Government concealing information on the mysterious “Havana syndrome”

Our government lacks transparency, which is a significant concern.

The Havana syndrome, a term used to describe a range of symptoms experienced by diplomats and embassy workers, has been a cause of concern since its initial emergence in Havana, Cuba almost ten years ago.

The symptoms have been observed worldwide, including in Northern Virginia. The U.S. government has repeatedly assured us that there is no malicious intent behind these incidents. However, Salon reported exclusively a year ago and CBS’s “60 Minutes” recently revealed that there are grounds to suspect that the health issues, labeled as “Anomalous Health Incidents” or AHI’s by the government, may be manmade and potentially linked to Russia.

Last year, attorney Mark Zaid, renowned for his expertise in handling Freedom of Information Act (FOIA) requests, filed a FOIA on behalf of a federal government whistleblower and me. Our objective was to obtain additional information about the Havana syndrome. Zaid and the whistleblower are of the opinion that the government possesses knowledge about the cause of the syndrome and is concealing it. Nevertheless, credible sources indicate that it is highly improbable for the U.S. government to be responsible for causing the Havana syndrome.

In a show of support for government workers who courageously shared their symptoms, Secretary of State Anthony Blinken expressed his unwavering commitment to their well-being. He acknowledged the authenticity of their pain, emphasizing that their health and safety remain his utmost priority.

Congress has taken action in response to the recent “60 Minutes” report and has requested President Biden to provide further details on the matter. This week, a judge heard testimony from Zaid regarding the most recent FOIA request, and even the judge expressed concern over the government’s uncooperative stance.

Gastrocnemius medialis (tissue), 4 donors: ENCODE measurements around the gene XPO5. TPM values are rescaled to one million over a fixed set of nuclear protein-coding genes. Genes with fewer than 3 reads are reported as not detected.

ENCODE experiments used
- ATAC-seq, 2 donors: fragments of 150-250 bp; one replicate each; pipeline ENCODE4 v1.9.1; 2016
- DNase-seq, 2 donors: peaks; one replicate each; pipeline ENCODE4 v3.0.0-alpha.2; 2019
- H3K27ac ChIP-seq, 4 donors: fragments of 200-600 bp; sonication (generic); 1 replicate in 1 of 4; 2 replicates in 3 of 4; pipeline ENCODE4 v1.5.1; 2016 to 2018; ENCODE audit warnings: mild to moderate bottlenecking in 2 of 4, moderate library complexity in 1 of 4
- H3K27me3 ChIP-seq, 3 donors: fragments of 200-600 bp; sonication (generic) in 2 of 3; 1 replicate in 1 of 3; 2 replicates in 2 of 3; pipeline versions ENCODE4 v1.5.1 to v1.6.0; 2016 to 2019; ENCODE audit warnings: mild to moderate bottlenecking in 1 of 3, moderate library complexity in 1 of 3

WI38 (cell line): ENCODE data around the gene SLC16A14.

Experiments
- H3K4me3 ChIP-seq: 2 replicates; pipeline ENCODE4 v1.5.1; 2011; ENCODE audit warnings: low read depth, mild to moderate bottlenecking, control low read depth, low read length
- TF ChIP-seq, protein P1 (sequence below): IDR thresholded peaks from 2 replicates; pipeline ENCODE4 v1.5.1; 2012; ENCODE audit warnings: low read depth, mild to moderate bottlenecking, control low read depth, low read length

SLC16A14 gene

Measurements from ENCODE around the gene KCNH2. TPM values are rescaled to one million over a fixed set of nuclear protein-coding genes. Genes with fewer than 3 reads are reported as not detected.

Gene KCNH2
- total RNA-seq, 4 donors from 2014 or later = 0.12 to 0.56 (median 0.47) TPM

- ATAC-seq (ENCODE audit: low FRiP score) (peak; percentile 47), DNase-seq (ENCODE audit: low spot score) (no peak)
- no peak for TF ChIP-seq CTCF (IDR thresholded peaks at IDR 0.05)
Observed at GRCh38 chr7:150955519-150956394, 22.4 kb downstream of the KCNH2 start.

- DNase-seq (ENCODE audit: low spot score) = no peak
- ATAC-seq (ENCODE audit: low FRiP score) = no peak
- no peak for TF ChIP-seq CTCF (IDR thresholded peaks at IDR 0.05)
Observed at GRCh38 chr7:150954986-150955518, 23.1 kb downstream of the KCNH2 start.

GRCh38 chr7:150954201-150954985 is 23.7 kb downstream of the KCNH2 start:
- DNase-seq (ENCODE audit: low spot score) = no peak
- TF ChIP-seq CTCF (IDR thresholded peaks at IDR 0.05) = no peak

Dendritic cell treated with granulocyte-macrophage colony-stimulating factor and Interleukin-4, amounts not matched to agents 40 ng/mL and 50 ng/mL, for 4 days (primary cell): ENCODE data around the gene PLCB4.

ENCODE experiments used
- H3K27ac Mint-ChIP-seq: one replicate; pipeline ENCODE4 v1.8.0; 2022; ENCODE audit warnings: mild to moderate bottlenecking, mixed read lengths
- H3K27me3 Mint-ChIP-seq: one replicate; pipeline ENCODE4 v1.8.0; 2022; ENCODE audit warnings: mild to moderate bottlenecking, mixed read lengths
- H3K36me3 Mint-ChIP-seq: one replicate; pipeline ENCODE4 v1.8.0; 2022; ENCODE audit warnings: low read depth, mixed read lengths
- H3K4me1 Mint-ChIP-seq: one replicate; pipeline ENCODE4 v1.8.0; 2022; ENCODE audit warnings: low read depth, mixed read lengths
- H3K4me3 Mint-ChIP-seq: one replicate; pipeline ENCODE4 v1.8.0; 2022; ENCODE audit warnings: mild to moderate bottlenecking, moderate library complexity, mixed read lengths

During the hearing, United States District Judge Amit Mehta expressed his concerns about the lack of transparency. As the presiding judge over the 2023 Google antitrust trial, Judge Mehta, who was appointed by President Obama, sentenced Stewart Rhodes, the leader of the Oath Keepers, to 18 years in prison for his role in the January 6 insurrection. Judge Mehta characterized Rhodes’ actions as a grave threat to our democracy.

The government was expected to promptly address our information request, but thus far has only informed us that there may be up to 391 pages of information. Even after several months, we are still unaware of the actual content of this information. During the hearing, Judge Mehta noted that although the provision of information was meant to be expedited, this was not evident in the actual circumstances.

This lawsuit is part of a broader initiative to shed light on the U.S. government’s awareness of Anomalous Health Incidents (AHI) affecting federal employees and their families. Attorney Mark Zaid emphasized the importance of providing the American public with clear information regarding AHIs and the ongoing impact they have on government personnel, both at home and abroad.

According to Zaid’s statement on the “Just Ask the Question” podcast, the origins of the “Havana syndrome” can be linked back to the “Moscow Signal,” an incident that took place during the Cold War. This event involved a microwave transmission, ranging from 2.5 to 4 gigahertz, which was directed at the United States Embassy in Moscow from 1953 to 1976. The incident sparked an international controversy.